If you know anything about Sam Harris, the author of ‘The End of Faith’, then you know that he wants to have a conversation with the world. And the topic under discussion is the role of religion in modern society. To this effect he has famously debated religious leaders in open forums and become an outspoken poster child for active atheism. And what he wants to say to people, what he has said in this compelling audio book selection, is that religion and reason cannot peacefully coexist. Although his views will no doubt be unpopular with many, especially those that value the role religious beliefs play in their lives, his engaging argument about the perils of faith in a modern world will keep most listeners riveted, if for no other reason than that Harris has crafted a nearly indestructible rationale.
The true shock delivered by this book is not the diatribe on religious foibles. Harris does speak at great length about the brutality, criminality, and outright warfare conducted in the name of religion throughout history. He speaks about the dangers of believing in “one true God” to the extent that one is willing to die, or kill, to prove a point. And of course, there is plenty of fodder to support his views in the modern world, with Islamic (and other) extremists acting out on a global stage. But what will surprise most listeners is that Harris also argues against religious tolerance (after a fashion). In his view, it is not only religious zealots and mob mentality that are to blame for the world’s ills, but also those who passively allow or even support the formation and growth of myriad religious entities. The mere fact that the general populace refuses to see the threat of unfounded belief is enough to allow atrocities like the Crusades and the Holocaust to occur, and we are all responsible in our way if we allow these faith-based practices to go unchecked.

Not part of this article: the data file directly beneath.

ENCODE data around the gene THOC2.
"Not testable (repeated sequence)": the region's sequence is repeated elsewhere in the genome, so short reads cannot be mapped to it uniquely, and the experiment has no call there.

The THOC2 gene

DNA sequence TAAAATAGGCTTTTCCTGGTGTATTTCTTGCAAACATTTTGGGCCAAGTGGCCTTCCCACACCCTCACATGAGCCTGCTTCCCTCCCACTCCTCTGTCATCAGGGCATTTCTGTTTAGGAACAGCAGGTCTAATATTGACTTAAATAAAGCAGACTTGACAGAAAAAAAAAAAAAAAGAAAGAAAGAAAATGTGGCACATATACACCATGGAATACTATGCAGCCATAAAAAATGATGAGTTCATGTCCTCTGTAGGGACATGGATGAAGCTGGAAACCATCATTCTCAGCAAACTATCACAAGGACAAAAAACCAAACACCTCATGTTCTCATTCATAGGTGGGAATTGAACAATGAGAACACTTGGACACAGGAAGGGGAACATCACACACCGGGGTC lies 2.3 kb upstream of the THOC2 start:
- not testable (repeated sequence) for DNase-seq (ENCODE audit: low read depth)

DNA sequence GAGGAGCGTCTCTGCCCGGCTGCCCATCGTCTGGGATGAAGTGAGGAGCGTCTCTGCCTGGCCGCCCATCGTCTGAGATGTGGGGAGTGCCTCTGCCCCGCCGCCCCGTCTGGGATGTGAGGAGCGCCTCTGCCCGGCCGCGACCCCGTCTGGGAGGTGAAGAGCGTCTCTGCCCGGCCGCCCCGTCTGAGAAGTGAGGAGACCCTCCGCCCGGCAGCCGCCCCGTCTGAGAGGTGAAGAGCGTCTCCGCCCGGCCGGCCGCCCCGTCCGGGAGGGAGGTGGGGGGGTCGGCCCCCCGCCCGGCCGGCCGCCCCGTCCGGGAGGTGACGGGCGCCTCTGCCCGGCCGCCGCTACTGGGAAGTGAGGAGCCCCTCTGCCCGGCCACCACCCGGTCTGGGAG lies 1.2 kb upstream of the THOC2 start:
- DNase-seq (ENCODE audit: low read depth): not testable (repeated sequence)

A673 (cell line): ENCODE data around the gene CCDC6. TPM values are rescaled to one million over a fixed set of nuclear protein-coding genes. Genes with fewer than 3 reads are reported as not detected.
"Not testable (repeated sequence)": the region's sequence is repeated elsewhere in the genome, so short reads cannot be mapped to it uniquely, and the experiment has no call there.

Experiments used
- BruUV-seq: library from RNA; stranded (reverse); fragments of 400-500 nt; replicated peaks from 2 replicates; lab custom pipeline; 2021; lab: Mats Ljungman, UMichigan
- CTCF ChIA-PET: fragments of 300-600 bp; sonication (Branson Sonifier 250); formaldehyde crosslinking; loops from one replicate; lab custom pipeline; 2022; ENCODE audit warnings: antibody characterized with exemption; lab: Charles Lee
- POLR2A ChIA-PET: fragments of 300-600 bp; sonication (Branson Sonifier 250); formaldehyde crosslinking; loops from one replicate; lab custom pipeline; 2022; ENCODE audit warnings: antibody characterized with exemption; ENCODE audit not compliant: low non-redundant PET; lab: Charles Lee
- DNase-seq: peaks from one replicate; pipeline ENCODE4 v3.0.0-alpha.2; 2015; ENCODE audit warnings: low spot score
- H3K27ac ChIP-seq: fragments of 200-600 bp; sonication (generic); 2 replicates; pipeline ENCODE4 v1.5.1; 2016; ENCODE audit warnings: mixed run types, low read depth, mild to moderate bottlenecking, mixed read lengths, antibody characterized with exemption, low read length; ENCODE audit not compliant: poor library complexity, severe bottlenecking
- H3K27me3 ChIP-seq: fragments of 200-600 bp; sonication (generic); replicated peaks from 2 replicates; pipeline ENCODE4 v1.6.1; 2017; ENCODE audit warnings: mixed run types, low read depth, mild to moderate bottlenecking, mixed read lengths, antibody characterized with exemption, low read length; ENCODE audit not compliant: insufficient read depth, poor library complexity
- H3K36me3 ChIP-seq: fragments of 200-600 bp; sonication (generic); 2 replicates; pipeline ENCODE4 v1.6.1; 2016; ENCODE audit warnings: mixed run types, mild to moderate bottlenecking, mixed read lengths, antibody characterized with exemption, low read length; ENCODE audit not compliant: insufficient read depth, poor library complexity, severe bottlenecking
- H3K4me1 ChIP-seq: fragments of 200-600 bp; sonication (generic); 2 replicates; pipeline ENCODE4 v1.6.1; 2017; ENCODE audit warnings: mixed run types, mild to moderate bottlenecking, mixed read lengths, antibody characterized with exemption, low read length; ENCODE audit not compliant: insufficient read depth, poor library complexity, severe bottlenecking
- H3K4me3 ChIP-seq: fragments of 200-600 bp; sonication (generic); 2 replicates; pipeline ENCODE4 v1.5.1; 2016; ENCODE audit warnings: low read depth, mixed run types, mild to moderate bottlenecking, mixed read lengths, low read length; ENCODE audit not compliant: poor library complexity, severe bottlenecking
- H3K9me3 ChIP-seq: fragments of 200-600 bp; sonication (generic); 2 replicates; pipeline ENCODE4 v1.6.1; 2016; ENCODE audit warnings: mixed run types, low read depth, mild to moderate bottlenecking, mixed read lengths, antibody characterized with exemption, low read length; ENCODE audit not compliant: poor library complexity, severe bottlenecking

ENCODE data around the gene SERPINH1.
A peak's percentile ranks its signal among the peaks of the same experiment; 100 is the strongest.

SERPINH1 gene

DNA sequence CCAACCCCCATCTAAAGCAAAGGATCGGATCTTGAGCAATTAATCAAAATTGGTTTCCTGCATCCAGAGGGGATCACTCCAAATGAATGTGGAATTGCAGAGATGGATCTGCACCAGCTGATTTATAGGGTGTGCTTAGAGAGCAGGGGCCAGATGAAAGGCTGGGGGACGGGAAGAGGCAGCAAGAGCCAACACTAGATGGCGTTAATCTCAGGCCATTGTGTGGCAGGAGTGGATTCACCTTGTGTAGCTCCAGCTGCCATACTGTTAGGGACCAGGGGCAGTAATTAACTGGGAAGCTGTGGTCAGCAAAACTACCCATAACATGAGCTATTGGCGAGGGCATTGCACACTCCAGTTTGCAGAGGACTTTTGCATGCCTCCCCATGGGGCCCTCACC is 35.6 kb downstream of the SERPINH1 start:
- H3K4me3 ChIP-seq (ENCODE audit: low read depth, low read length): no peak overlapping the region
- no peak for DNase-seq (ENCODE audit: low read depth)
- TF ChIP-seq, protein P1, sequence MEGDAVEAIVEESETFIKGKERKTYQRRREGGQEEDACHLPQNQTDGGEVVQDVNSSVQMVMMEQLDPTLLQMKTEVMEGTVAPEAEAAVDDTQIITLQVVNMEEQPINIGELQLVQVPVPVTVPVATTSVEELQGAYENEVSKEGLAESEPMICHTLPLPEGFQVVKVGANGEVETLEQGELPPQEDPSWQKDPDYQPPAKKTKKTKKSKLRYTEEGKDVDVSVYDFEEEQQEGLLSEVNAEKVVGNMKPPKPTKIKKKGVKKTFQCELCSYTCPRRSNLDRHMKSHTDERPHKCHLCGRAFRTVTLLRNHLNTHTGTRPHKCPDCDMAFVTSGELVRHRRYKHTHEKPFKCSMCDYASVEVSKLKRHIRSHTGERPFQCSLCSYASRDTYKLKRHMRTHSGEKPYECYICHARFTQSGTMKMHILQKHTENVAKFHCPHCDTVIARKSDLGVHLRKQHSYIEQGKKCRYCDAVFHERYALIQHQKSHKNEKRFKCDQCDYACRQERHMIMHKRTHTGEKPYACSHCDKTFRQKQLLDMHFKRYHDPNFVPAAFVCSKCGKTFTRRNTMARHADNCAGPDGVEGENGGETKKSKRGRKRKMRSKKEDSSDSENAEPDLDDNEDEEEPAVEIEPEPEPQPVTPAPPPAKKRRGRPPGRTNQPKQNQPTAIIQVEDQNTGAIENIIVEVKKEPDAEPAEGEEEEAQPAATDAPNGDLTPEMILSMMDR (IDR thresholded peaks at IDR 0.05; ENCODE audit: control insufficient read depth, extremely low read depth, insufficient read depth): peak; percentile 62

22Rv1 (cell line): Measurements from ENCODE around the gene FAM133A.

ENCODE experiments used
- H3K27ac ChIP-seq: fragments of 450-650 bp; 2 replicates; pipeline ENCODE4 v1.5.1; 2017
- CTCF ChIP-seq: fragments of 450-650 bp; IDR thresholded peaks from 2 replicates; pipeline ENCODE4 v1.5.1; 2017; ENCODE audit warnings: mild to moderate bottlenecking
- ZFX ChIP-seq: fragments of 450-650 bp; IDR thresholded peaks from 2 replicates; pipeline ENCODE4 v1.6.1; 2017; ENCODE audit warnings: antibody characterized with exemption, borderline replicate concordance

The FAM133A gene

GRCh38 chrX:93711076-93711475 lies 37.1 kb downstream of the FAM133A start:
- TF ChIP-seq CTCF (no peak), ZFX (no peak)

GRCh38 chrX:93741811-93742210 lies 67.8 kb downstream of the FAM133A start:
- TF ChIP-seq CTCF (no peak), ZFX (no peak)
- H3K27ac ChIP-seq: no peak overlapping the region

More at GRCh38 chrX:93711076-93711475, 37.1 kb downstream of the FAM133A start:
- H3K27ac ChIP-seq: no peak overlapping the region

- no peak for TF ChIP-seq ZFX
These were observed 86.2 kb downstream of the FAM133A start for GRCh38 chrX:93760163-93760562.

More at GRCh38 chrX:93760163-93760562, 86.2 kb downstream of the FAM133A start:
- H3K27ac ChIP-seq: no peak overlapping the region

Of course, spouting off about the evils of religion is nothing new, although Harris takes a decidedly radical stance on finger-pointing. What is most compelling about this audio book, however, is that he also provides truly insightful suggestions for how society might function better without any religious institutions whatsoever. In his estimation, religious fanaticism and truly, religion in general, are attacking the very tenets of reason that have led to modern means of governance. But because we have progressed so far in terms of protecting basic human rights through democracy, he posits that modern man is uniquely positioned to manage “moral” affairs without the use of religious beliefs.
With a background steeped in both philosophy and neuroscience, Harris has determined that man’s desire to embrace spirituality and ask the question “Is god real?” comes from a biological, cognitive need to bring order to the world around us. But he argues that we can more sensibly meet this need by using reasoned thought and secular means to create an organized structure for society and for our own social behavior. There’s no denying that ‘The End of Faith’ is divisive in both topic and tone. But if you consider yourself a reasoned person, either religious or merely tolerant, there’s a lot to mull over in Harris’s thoughtful and thought-provoking audio book.